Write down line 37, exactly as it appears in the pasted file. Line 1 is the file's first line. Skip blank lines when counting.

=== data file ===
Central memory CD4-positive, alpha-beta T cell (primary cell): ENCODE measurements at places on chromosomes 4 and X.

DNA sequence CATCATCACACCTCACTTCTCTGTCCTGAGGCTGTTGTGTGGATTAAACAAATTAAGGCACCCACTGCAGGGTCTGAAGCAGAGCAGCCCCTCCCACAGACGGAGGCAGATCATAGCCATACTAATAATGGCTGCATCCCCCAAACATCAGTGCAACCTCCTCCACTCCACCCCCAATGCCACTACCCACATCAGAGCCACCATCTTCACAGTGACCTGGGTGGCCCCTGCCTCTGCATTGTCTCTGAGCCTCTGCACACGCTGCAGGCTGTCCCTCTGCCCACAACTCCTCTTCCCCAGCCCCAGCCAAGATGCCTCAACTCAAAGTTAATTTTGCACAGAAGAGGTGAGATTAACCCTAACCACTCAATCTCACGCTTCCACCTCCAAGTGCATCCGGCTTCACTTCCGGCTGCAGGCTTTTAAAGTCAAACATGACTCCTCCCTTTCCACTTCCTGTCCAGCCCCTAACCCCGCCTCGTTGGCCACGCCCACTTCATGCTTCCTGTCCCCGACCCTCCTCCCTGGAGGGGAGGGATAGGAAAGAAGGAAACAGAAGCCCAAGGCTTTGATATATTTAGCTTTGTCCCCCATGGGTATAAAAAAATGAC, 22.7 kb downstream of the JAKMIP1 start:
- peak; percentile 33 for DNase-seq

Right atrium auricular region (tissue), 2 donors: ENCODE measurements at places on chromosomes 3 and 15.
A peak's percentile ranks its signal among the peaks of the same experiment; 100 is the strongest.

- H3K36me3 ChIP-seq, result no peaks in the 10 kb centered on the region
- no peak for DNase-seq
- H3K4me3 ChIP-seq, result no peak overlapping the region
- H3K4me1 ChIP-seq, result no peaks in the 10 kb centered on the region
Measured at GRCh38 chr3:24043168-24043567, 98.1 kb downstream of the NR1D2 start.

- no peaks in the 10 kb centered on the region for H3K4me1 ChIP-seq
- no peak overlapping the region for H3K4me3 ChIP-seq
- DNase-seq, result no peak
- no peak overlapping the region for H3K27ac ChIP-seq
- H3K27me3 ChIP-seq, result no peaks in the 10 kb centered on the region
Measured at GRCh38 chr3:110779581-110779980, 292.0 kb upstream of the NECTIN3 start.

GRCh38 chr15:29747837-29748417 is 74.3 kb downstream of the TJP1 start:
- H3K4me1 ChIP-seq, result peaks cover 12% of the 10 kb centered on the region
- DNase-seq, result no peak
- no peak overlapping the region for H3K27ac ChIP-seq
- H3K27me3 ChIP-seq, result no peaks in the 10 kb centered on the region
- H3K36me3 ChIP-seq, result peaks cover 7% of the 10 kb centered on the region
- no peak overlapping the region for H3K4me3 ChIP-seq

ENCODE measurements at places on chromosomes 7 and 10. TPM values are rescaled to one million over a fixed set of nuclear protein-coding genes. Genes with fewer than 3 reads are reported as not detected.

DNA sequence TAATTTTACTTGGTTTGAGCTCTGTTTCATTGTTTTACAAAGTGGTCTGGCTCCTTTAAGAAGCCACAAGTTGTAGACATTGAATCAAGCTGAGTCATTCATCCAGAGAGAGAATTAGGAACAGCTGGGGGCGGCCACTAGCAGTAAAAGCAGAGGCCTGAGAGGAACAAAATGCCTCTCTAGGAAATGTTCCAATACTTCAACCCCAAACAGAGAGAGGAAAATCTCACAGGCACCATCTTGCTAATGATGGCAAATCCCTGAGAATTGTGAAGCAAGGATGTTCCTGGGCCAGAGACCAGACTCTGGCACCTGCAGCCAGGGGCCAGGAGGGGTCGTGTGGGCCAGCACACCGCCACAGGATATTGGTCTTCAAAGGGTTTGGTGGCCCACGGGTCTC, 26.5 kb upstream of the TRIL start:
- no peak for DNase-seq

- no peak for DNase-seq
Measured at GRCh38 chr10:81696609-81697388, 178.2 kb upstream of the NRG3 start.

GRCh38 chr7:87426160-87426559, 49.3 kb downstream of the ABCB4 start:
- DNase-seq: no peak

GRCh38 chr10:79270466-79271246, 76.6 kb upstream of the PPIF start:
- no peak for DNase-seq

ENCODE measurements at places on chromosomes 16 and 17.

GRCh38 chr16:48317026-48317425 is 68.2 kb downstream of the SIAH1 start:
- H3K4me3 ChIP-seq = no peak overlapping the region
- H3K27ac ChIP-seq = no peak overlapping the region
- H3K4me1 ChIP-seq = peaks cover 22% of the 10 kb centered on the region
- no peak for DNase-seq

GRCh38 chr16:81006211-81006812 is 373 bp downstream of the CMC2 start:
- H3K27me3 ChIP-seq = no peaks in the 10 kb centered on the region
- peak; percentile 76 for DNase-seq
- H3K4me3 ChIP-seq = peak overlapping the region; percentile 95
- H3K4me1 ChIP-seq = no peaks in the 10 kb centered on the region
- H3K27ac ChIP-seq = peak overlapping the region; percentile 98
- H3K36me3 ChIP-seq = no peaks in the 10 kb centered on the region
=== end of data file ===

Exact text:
- H3K4me1 ChIP-seq = peaks cover 22% of the 10 kb centered on the region